Both groups have a high rate of parents who reject vaccines, but the reasons for their rejection differ. For blue zoners, it’s more of a desire to go natural. These countercultural whole-earthers are suspicious of the decidedly inorganic nature of vaccines, which contain ingredients like mercury, aluminum, and bovine serum.
Red-zone anti-vaxxers have a different set of triggers. Many poor families in red states simply don’t have the money to vaccinate their kids—or the states themselves don’t have the money. And among those who can afford it, lack of government trust runs rampant.
It’s no surprise, then, that anti-vaxxer sentiment is rooted so strongly in Generation X. Fully 35% of 30- to 49-year-olds (a mostly-Xer bracket) believe parents should choose whether or not to vaccinate—compared to 23% of Boomers and 20% of Silent. This generation’s low levels of civic trust means they’re more likely to go with their gut over government “experts”—even if it puts public health at risk. Additionally, late-wave Xers have never seen the gruesome effects of a measles or polio outbreak, unlike their Silent parents.
Millennials echo this Xer sentiment, but for a different reason: They trust parents to do what’s best for their kids. A full 41% of 18- to 29-year-olds believe parents should be able to choose whether or not to vaccinate their children. This strong response isn’t too surprising: Diseases like measles are even more distant from Millennials’ childhood memories than they are from Xers’. Additionally, Millennials may think they’re choosing the protective, pro-parent response, even though the outcome (more kids getting infected) would hurt more parents than it helps.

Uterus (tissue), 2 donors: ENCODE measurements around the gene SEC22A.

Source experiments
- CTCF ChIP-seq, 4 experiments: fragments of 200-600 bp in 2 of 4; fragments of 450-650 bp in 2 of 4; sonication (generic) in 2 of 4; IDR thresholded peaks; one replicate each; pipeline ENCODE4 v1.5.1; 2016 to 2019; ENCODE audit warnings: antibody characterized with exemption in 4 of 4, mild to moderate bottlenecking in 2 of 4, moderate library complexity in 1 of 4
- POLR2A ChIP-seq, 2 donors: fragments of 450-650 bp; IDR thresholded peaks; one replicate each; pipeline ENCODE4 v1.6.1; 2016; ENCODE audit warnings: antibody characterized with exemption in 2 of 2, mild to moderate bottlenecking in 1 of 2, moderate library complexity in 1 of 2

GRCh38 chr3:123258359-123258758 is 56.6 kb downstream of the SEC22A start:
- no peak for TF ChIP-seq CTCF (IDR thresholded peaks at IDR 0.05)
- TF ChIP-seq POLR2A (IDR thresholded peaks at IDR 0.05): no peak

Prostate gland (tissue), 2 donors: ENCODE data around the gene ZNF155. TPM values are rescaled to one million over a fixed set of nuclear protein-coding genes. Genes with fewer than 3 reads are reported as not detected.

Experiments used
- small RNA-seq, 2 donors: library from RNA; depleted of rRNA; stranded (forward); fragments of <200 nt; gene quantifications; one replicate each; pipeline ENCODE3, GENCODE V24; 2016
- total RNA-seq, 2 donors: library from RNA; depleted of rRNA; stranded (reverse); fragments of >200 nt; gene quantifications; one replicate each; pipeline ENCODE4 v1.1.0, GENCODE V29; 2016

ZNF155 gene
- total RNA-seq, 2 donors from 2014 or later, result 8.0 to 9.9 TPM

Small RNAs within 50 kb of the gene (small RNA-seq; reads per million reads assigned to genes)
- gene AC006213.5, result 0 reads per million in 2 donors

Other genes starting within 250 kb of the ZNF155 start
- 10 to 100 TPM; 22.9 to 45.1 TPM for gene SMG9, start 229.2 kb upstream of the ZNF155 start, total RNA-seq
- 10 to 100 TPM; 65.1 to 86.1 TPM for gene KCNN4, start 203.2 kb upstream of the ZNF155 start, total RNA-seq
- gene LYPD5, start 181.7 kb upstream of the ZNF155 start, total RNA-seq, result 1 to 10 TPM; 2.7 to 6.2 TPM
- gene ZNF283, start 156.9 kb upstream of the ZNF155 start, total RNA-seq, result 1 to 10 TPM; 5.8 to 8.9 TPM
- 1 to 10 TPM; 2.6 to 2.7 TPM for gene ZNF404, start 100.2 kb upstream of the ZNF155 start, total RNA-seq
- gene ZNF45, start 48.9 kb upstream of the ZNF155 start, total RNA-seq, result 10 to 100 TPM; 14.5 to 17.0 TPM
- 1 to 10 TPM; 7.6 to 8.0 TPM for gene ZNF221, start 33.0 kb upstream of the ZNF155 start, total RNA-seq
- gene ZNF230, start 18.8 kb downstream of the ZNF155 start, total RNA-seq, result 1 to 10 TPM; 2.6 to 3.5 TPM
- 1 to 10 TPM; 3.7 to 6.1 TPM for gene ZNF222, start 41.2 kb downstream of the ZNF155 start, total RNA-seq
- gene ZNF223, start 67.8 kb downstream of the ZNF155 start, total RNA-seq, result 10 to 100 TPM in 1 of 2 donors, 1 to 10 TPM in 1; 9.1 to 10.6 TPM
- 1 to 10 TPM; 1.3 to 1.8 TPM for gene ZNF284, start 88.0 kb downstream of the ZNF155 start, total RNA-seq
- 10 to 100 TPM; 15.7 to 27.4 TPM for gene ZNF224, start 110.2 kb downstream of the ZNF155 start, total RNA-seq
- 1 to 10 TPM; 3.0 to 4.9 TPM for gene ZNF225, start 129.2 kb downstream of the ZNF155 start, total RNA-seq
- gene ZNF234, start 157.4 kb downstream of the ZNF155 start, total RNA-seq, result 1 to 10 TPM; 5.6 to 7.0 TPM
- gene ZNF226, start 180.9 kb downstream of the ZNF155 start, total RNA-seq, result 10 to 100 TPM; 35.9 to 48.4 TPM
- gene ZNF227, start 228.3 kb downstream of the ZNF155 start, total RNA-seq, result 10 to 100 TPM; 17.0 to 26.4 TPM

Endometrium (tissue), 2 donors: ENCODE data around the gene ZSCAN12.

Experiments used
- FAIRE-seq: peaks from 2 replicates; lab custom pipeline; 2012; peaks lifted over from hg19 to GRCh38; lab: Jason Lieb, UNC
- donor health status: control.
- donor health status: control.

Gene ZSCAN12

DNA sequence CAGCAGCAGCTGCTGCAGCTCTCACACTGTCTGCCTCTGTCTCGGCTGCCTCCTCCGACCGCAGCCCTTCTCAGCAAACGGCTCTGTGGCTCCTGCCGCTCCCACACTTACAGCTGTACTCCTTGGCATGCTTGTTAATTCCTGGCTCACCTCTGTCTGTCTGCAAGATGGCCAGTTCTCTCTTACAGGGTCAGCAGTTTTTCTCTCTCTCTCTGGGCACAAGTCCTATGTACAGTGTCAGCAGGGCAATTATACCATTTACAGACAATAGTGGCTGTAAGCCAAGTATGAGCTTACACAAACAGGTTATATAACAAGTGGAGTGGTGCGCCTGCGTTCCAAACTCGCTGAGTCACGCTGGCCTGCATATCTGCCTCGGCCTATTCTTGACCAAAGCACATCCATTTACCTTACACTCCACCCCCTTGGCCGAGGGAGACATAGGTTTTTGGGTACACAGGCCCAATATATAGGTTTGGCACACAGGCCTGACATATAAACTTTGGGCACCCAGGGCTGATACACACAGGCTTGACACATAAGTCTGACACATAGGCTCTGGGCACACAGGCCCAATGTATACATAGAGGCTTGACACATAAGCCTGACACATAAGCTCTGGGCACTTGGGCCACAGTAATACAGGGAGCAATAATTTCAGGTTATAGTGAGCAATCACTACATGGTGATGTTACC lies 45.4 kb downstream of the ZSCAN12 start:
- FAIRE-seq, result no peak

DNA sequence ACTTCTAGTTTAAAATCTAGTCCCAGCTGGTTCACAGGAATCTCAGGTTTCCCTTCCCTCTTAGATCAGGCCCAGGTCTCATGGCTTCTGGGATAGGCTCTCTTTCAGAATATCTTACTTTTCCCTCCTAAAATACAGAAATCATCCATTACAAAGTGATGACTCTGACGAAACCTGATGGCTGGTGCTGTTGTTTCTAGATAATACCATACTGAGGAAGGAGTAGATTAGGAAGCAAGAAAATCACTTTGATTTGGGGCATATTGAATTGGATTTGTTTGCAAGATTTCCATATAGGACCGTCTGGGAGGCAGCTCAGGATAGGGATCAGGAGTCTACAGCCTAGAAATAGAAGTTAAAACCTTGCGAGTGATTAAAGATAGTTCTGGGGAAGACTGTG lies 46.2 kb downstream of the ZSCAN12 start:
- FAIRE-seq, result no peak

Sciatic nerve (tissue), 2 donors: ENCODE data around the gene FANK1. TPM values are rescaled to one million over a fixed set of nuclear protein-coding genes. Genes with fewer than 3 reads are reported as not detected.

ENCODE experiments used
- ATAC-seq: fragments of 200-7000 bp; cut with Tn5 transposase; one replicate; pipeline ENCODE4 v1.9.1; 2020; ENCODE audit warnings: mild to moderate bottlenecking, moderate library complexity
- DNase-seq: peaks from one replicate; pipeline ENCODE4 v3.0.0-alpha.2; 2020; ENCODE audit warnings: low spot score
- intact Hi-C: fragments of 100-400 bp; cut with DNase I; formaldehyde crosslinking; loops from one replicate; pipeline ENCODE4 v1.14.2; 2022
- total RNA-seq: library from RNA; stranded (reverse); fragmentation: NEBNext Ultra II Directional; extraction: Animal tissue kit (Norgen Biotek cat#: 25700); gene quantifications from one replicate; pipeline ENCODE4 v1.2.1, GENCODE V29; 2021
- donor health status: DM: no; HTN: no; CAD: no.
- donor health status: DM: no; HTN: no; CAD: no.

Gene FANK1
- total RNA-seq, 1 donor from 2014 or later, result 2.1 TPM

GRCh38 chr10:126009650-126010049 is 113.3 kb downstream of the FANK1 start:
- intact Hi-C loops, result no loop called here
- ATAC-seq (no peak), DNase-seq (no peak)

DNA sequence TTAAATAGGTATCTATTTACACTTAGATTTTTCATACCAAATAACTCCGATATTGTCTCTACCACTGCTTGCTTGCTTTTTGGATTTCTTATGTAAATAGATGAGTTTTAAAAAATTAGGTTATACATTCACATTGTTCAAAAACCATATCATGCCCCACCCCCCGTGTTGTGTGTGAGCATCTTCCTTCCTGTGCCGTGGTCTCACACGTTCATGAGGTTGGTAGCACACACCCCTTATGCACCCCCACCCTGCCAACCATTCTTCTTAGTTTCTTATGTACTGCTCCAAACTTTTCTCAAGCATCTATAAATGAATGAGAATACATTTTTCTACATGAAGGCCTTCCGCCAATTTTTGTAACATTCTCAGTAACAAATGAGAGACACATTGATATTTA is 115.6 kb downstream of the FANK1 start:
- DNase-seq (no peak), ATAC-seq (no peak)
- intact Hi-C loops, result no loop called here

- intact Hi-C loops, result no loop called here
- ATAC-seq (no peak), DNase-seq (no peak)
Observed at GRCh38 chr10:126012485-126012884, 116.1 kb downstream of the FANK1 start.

This debate has put GOP politicians in a difficult position, forcing them to choose between protecting citizens and adhering to their political principles. GOP leaders like Chris Christie and Rand Paul have taken a mixed stance on vaccines, often contradicting themselves in the same breath. Their waffling has received widespread backlash from a public that expects public officials to put the safety of their constituents ahead of their political ideals. Parents who choose not to vaccinate are a classic case of the “tragedy of the commons,” where the actions of a few put the safety of many at risk.
What’s at stake is not just childhood diseases, but potentially something much bigger. Many epidemiologists say we’re getting closer to a “super-pandemic” due to higher population density, increased air travel, and the accelerating mutation of viruses. The perfect storm of events could lead to a major global outbreak, threatening the lives of millions. The expectations we set now may set the tone and make all the difference later. In the event of a disaster, we wouldn’t be able to afford a lengthy debate about private rights vs. public safety of the sort triggered by the Ebola panic—and is continuing around the measles outbreak today.